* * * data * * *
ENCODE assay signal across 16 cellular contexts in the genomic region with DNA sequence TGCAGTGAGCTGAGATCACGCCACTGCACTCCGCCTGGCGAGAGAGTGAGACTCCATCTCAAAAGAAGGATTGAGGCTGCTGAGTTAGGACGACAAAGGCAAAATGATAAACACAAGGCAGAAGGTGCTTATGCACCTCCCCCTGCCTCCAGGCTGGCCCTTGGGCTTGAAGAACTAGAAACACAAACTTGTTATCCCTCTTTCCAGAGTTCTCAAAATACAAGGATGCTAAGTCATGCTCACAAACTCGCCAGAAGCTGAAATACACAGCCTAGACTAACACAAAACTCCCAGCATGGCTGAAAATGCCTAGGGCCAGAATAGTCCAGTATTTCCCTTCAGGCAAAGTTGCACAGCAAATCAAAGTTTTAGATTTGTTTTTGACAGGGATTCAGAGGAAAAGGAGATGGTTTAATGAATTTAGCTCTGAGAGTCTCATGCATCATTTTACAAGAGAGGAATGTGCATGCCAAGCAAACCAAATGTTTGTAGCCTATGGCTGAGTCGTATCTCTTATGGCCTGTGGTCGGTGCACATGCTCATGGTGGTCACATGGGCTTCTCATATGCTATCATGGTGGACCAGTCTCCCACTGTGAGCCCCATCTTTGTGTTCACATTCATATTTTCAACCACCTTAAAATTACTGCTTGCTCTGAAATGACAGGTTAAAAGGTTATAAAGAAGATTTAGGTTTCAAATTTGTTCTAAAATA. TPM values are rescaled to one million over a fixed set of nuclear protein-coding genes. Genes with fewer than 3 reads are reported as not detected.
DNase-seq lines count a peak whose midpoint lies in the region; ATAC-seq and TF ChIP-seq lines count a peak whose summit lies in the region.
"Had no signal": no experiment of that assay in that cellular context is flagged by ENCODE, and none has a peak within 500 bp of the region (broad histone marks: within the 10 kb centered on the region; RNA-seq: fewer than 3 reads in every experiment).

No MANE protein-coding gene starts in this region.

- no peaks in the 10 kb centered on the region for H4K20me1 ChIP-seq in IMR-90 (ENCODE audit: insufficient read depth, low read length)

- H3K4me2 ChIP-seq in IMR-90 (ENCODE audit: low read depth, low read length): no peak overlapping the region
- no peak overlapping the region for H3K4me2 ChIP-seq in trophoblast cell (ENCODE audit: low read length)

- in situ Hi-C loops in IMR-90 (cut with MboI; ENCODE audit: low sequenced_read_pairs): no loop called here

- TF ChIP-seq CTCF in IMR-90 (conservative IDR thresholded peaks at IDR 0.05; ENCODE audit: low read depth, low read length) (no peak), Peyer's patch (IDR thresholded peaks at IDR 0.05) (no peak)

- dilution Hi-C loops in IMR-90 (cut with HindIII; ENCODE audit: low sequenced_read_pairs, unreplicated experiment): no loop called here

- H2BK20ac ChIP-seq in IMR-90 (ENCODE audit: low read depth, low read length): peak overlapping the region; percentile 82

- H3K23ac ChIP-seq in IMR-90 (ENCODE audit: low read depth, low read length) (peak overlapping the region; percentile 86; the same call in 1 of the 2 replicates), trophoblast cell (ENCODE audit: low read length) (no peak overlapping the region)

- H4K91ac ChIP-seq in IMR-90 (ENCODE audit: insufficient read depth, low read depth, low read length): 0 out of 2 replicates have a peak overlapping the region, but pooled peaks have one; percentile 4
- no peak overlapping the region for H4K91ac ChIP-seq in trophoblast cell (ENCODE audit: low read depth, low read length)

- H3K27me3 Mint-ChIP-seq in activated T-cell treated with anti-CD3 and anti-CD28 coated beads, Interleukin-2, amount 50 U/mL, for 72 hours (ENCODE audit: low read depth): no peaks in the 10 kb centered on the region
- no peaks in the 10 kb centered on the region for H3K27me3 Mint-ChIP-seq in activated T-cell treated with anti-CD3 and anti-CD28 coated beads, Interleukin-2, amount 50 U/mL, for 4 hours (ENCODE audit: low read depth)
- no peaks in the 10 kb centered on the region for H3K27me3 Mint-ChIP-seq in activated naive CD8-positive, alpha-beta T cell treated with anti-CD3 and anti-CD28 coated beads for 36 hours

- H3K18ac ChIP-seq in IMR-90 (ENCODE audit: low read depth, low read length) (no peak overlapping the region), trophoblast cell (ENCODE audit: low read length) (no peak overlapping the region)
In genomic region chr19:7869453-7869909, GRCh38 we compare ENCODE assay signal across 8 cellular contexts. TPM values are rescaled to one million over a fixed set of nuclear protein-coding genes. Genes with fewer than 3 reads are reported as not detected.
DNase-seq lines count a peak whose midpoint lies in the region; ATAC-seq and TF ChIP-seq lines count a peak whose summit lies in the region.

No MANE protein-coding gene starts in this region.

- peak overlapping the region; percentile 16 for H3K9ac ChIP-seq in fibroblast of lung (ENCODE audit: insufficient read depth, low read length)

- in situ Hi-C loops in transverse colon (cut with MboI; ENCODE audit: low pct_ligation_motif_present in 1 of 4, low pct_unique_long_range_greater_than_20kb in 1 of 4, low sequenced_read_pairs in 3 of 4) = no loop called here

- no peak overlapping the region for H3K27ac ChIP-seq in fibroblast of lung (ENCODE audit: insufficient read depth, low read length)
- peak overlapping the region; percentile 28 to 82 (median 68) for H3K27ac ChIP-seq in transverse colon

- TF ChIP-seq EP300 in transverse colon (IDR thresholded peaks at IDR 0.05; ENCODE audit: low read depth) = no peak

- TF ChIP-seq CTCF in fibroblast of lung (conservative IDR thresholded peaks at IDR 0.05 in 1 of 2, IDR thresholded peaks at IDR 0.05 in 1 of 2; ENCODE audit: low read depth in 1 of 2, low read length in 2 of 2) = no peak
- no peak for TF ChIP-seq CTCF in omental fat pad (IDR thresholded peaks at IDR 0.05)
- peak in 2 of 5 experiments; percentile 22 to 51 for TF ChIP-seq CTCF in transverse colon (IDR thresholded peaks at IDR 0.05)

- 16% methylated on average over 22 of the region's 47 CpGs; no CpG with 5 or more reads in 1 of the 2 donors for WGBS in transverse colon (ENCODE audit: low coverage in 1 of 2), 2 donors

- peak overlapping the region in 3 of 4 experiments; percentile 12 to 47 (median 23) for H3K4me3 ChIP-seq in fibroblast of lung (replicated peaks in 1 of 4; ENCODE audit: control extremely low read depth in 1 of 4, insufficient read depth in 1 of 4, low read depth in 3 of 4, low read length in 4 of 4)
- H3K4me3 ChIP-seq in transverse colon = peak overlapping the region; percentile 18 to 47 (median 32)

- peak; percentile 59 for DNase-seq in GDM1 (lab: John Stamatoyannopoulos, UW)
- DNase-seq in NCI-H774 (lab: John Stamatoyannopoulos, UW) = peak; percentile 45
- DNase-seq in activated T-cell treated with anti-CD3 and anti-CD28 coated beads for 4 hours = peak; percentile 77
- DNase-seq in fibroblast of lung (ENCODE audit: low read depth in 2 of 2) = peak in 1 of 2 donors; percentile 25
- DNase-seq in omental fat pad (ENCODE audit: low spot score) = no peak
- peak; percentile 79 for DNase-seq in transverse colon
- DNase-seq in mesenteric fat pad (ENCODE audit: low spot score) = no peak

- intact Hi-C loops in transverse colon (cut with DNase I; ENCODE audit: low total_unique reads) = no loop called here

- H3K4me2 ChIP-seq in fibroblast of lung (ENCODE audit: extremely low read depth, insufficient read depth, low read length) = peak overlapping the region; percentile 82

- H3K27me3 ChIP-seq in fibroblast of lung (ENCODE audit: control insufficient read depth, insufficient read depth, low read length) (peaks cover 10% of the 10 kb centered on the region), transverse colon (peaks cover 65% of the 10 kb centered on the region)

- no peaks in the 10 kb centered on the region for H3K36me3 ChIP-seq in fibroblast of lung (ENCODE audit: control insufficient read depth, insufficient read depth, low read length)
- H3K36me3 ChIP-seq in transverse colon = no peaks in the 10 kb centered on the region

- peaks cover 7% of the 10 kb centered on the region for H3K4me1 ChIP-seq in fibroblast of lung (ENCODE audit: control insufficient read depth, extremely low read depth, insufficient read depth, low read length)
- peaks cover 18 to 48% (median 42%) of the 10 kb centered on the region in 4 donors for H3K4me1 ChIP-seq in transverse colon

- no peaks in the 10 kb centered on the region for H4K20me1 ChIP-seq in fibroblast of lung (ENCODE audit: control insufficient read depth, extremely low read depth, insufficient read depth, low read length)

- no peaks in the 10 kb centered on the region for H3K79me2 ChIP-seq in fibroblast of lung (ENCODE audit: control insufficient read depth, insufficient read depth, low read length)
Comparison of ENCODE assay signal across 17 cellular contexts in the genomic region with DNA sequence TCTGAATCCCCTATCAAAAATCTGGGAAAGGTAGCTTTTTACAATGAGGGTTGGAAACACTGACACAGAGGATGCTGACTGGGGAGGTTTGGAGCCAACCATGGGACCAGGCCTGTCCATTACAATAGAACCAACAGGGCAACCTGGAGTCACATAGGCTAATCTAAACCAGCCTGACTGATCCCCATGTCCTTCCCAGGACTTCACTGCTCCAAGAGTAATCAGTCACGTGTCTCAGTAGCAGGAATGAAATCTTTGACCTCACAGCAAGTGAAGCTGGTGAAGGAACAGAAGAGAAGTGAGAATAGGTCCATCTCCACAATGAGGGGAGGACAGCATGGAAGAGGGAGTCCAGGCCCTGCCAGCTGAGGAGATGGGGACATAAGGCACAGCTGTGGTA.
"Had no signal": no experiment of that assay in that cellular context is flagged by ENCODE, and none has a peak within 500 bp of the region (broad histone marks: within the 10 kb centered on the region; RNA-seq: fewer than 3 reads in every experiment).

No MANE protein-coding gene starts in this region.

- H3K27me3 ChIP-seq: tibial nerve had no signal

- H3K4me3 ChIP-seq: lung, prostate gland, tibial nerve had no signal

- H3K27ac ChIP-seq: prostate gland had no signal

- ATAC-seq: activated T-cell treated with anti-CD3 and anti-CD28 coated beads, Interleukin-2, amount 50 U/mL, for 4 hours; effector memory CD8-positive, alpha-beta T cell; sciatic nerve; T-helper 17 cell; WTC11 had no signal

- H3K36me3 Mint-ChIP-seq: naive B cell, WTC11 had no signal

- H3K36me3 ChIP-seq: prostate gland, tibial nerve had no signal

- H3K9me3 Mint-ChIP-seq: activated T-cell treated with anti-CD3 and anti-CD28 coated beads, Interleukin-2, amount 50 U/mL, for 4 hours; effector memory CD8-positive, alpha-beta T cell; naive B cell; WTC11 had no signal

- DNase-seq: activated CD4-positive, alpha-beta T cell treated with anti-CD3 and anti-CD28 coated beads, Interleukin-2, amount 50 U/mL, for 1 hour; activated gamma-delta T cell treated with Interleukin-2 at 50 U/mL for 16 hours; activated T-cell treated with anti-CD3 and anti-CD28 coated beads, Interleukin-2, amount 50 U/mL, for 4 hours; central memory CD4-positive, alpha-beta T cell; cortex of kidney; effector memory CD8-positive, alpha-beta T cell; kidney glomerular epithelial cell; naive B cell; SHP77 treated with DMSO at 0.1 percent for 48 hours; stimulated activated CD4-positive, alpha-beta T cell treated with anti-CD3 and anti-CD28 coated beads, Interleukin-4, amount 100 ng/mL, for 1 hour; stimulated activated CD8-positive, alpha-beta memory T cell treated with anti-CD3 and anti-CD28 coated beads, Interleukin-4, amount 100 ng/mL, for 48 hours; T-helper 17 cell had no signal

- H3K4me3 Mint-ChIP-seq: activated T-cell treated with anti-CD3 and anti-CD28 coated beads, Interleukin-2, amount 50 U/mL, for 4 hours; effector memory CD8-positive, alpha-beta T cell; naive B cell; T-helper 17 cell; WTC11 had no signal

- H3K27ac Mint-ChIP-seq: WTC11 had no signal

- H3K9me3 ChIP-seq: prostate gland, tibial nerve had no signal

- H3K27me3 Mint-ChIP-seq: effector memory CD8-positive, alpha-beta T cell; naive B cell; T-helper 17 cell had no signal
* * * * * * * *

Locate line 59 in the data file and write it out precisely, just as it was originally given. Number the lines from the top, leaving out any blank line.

- DNase-seq: activated CD4-positive, alpha-beta T cell treated with anti-CD3 and anti-CD28 coated beads, Interleukin-2, amount 50 U/mL, for 1 hour; activated gamma-delta T cell treated with Interleukin-2 at 50 U/mL for 16 hours; activated T-cell treated with anti-CD3 and anti-CD28 coated beads, Interleukin-2, amount 50 U/mL, for 4 hours; central memory CD4-positive, alpha-beta T cell; cortex of kidney; effector memory CD8-positive, alpha-beta T cell; kidney glomerular epithelial cell; naive B cell; SHP77 treated with DMSO at 0.1 percent for 48 hours; stimulated activated CD4-positive, alpha-beta T cell treated with anti-CD3 and anti-CD28 coated beads, Interleukin-4, amount 100 ng/mL, for 1 hour; stimulated activated CD8-positive, alpha-beta memory T cell treated with anti-CD3 and anti-CD28 coated beads, Interleukin-4, amount 100 ng/mL, for 48 hours; T-helper 17 cell had no signal